When she finished reading, she asked us to pick a set of colors and assign them meanings, creating a shared visual vocabulary. My tripmates raised their hands, announcing the signifiers they thought they’d need. Red: Israeli people. Purple: our group. Light blue: ourselves. They chose gold for spirituality and yellow to represent the passage of time. “How about black, for conflict,” someone suggested, and the facilitator declared our palette complete.

I knew my story would start halfway through the trip, on Thursday, at the row of little cabins on the kibbutz. Without speaking to the others, I began cutting, intently, into a full sheet of light blue, turning it in my hand as it became smaller and smaller. I glued it to a larger square of red paper, the light blue wisp utterly surrounded by the red. Beyond that I pasted a thick width of black. 

At the end of the activity, we sat in a circle. I listened to the others narrate their tableaus: the inspiration of meeting Tel Aviv entrepreneurs, the spark of connection with children at an after-school program, the satisfaction of harvesting sweet potatoes for a farm-run food bank. I remembered those moments, but they felt distant. 

I don’t know what I said when it was my turn, how vague or specific I was. The artist’s assistant was videotaping me, and I insisted she stop.


THE NIGHT I HEARD the staccato knock on the door of my cabin at 2 am, I knew instantly who it was, understood that Yuval’s somewhat benign boundary-pushing had escalated. After letting a long minute elapse, hoping he might leave, I cracked the door open, slipped out onto the front porch, and closed the door behind me. My intent was to say something neutral and aloof, like, “Do you need something?” Maybe I did succeed in asking, trying to flatten my voice to a tone of annoyance, instead of letting it waver with fear. But when I looked at Yuval’s face—when I saw the way he was seeing me—it became clear what he wanted, and unclear if he would leave.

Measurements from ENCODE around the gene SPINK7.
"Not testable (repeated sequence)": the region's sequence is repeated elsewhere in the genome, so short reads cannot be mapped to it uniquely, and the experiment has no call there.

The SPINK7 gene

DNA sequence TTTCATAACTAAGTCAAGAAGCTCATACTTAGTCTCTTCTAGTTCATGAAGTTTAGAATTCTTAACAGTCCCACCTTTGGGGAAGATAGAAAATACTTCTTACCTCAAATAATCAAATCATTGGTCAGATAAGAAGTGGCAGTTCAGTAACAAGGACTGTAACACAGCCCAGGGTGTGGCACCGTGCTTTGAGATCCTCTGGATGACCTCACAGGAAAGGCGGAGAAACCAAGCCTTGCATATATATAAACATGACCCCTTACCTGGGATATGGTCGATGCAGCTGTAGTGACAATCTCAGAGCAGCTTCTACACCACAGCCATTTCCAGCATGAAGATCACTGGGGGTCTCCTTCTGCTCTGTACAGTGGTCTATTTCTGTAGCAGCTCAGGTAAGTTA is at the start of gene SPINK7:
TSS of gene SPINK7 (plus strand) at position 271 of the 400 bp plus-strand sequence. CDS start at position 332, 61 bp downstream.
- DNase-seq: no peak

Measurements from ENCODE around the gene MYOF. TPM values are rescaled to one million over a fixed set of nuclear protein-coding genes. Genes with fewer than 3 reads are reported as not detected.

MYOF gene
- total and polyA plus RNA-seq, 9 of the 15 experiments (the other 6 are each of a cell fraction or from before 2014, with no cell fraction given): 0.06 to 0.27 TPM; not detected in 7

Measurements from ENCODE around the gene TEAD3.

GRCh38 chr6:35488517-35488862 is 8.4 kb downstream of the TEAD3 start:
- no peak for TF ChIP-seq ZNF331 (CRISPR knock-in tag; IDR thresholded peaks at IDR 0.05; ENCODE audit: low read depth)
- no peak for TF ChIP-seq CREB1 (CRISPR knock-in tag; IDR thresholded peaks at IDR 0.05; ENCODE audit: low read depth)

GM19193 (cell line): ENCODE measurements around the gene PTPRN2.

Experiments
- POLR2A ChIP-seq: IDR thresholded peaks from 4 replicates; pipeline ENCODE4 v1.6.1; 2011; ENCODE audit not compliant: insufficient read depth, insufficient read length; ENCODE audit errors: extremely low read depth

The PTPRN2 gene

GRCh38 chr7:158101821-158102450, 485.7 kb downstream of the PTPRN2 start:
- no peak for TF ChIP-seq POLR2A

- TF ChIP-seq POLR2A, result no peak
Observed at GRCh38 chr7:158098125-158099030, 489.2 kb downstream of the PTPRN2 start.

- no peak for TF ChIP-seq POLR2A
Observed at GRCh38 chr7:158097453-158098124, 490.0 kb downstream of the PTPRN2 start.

I had never before felt the sensation of being prey, a lone animal stalked by something stronger. I don’t remember what we said; it wasn’t the point. What he meant, I could see, was, You are mine, and what I meant was a frantic, I’m not, I’m not. What I remember is the stiff darkness, the nearby pine trees, the amber porch light casting shadows. What I remember is the bloated moon setting in the distance. I stood frozen.

Once Yuval left—after he mumbled, “You should get some sleep,” and I swept back inside and locked the door—I realized I couldn’t name what had taken place. I knew that nothing happened, exactly, but why was I so afraid? I noticed for the first time how sheer the curtains of my cabin were, how they barely covered the windows in the living room or bathroom. I closed myself in the bedroom. Had Yuval gone back to his own cabin, or was he pacing somewhere outside? 

I pulled out my phone, and that’s when I saw them—the messages Yuval had sent me, piling up in my Facebook inbox over the course of the night.

12:46   You are young and smart and pretty and i have a weakness here…
12:48   And you wear glasses and talk dirty
12:49   Another weakness of mine…
12:52   2 options: 1. You stay here last…? 2. I come to you later…?
1:35   Me or you coming?

My face went red, then pale. I was humiliated to think of myself, in my enthusiasm for each day’s excursions, always beside him at the front of the group, asking questions. I searched my mind, trying to discern what I said that could possibly be construed as dirty. Was it my fault I didn’t see the messages? But also, why didn’t Yuval care that I never answered? Why had he taken himself up on his own invitation?

I called Lev. Eight time zones away, he had just left work for the evening; the cheer in his voice faded when he heard the strain in mine. I tried to explain my fear, tried to relay the conversation.

“How long were you out there?” Lev asked.